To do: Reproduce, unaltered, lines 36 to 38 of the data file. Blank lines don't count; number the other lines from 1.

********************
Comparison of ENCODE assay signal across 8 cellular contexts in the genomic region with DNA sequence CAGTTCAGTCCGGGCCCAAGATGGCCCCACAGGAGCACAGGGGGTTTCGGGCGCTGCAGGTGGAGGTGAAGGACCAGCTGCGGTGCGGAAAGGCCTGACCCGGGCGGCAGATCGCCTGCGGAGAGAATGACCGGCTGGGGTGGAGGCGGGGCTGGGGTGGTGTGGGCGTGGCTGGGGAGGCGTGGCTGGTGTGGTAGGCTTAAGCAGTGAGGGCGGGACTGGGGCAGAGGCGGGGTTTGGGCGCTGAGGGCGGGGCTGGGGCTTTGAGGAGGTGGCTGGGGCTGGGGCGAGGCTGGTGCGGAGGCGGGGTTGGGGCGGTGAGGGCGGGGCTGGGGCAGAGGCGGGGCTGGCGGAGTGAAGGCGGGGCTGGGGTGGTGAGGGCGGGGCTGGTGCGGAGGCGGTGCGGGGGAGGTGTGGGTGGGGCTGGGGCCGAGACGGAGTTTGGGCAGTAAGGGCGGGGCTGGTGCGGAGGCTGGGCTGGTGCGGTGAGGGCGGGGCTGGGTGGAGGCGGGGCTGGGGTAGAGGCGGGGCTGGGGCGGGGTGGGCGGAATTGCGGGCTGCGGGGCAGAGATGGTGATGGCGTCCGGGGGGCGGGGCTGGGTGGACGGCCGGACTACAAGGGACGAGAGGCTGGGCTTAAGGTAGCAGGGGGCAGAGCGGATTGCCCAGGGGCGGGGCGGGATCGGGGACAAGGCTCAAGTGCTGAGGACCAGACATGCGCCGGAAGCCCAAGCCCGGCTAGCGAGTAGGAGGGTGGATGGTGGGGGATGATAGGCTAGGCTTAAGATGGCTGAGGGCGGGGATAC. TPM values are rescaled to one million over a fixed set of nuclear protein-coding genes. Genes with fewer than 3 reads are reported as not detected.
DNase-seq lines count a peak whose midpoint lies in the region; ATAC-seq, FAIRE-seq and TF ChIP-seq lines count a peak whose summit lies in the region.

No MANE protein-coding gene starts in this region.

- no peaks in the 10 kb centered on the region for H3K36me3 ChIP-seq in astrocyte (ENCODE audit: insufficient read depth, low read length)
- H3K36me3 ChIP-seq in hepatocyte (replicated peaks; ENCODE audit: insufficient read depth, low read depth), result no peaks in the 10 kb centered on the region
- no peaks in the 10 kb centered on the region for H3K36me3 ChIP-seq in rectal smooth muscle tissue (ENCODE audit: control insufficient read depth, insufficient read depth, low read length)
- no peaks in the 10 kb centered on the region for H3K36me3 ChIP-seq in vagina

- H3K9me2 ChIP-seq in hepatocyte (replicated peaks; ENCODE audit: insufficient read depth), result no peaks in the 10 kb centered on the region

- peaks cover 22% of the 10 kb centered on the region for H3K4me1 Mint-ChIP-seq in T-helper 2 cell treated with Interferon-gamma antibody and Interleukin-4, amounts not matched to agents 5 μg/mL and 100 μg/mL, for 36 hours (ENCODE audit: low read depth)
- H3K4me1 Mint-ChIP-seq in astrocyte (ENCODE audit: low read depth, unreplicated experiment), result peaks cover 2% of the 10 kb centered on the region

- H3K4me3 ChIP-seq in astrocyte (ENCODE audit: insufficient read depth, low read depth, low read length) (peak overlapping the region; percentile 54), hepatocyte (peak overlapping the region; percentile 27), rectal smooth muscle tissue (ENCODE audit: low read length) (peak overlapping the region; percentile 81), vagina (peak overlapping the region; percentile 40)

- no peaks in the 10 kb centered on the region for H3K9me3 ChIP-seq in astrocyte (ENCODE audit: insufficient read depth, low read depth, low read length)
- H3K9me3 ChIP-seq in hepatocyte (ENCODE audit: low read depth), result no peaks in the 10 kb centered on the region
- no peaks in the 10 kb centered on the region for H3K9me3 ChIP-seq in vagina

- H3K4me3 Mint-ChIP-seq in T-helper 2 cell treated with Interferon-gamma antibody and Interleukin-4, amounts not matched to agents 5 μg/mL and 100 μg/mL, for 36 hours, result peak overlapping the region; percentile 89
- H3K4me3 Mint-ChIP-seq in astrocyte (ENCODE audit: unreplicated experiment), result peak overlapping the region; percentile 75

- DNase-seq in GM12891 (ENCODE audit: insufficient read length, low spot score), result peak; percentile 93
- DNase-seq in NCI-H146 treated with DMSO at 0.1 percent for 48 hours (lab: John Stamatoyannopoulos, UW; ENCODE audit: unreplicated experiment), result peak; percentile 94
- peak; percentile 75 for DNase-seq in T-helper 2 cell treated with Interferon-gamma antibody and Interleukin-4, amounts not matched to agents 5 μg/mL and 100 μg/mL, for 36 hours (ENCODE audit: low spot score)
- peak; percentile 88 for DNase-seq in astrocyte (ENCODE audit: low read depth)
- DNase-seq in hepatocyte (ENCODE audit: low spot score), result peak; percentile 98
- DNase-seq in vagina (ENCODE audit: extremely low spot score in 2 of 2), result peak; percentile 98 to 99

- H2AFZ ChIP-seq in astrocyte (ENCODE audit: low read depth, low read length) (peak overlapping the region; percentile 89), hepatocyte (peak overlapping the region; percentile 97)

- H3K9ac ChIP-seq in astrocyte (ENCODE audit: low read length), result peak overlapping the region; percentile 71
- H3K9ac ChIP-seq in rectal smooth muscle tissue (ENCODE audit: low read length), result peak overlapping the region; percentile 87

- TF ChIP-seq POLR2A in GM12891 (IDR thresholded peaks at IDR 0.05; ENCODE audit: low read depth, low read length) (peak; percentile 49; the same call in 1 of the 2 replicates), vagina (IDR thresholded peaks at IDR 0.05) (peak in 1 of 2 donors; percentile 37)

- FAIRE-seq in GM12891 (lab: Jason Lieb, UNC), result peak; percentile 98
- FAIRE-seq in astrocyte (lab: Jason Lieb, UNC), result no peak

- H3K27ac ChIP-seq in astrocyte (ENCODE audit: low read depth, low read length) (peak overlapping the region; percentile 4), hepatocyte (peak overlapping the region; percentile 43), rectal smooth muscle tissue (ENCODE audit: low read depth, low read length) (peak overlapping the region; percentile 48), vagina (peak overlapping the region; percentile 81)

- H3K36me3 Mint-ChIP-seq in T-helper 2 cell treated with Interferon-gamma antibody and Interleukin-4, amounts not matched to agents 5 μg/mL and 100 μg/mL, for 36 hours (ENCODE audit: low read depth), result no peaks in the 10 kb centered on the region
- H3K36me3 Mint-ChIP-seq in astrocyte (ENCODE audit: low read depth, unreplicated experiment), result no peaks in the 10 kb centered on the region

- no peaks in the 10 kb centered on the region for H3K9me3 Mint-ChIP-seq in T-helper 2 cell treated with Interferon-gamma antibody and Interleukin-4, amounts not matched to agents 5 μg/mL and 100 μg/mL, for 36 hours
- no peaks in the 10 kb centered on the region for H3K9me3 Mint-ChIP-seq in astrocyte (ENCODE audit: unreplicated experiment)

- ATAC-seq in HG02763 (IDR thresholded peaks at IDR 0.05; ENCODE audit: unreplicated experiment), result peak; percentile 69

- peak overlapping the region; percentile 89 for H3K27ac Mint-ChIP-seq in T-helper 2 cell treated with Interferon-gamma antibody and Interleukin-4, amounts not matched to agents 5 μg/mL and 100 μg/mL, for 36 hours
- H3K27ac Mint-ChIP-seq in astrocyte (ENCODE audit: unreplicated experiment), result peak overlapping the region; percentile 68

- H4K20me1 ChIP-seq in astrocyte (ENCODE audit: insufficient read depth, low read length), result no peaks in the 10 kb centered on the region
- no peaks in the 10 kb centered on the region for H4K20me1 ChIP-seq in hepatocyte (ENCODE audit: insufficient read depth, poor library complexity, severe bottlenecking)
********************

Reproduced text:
- H3K27ac Mint-ChIP-seq in astrocyte (ENCODE audit: unreplicated experiment), result peak overlapping the region; percentile 68

- H4K20me1 ChIP-seq in astrocyte (ENCODE audit: insufficient read depth, low read length), result no peaks in the 10 kb centered on the region
- no peaks in the 10 kb centered on the region for H4K20me1 ChIP-seq in hepatocyte (ENCODE audit: insufficient read depth, poor library complexity, severe bottlenecking)